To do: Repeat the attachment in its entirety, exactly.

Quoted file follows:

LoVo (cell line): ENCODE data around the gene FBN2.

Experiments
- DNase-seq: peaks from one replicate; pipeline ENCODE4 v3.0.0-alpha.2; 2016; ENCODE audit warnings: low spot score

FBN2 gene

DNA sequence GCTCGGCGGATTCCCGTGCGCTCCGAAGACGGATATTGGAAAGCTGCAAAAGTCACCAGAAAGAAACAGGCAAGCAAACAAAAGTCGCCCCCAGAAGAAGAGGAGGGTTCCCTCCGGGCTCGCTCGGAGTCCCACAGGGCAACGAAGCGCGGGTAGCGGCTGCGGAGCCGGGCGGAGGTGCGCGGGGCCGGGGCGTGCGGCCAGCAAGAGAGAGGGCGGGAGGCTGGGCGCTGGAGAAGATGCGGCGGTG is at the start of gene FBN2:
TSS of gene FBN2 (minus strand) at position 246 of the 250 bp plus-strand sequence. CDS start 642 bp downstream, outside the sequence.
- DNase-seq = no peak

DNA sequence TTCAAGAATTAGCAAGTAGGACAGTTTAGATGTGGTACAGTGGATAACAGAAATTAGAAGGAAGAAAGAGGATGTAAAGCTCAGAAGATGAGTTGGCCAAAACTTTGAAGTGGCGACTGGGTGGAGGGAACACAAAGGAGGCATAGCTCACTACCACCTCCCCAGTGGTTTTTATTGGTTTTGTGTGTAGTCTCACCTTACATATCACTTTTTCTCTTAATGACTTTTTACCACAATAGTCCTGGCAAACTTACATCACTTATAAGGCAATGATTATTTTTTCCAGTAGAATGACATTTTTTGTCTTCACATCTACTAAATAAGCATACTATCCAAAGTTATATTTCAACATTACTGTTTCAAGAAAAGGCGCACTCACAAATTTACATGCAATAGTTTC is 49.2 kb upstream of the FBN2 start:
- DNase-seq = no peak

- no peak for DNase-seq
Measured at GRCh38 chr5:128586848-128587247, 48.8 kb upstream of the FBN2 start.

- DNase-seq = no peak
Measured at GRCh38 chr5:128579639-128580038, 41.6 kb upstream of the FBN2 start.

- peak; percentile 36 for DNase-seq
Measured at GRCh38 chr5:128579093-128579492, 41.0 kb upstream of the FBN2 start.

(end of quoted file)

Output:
LoVo (cell line): ENCODE data around the gene FBN2.

Experiments
- DNase-seq: peaks from one replicate; pipeline ENCODE4 v3.0.0-alpha.2; 2016; ENCODE audit warnings: low spot score

FBN2 gene

DNA sequence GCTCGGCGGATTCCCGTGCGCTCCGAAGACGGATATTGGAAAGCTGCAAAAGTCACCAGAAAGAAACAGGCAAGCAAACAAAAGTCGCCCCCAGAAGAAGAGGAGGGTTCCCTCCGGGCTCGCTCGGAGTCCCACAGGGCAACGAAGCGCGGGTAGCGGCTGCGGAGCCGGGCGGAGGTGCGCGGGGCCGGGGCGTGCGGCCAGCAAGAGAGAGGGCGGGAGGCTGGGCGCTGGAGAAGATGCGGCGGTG is at the start of gene FBN2:
TSS of gene FBN2 (minus strand) at position 246 of the 250 bp plus-strand sequence. CDS start 642 bp downstream, outside the sequence.
- DNase-seq = no peak

DNA sequence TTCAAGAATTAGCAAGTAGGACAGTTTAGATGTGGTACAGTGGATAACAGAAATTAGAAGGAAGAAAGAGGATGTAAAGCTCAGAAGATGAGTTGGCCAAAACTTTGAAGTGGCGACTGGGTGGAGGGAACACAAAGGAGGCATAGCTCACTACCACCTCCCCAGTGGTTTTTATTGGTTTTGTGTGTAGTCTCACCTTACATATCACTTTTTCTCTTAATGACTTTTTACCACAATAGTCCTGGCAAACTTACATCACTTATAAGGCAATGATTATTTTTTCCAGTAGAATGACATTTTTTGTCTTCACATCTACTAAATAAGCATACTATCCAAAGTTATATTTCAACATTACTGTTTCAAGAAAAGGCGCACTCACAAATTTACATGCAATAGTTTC is 49.2 kb upstream of the FBN2 start:
- DNase-seq = no peak

- no peak for DNase-seq
Measured at GRCh38 chr5:128586848-128587247, 48.8 kb upstream of the FBN2 start.

- DNase-seq = no peak
Measured at GRCh38 chr5:128579639-128580038, 41.6 kb upstream of the FBN2 start.

- peak; percentile 36 for DNase-seq
Measured at GRCh38 chr5:128579093-128579492, 41.0 kb upstream of the FBN2 start.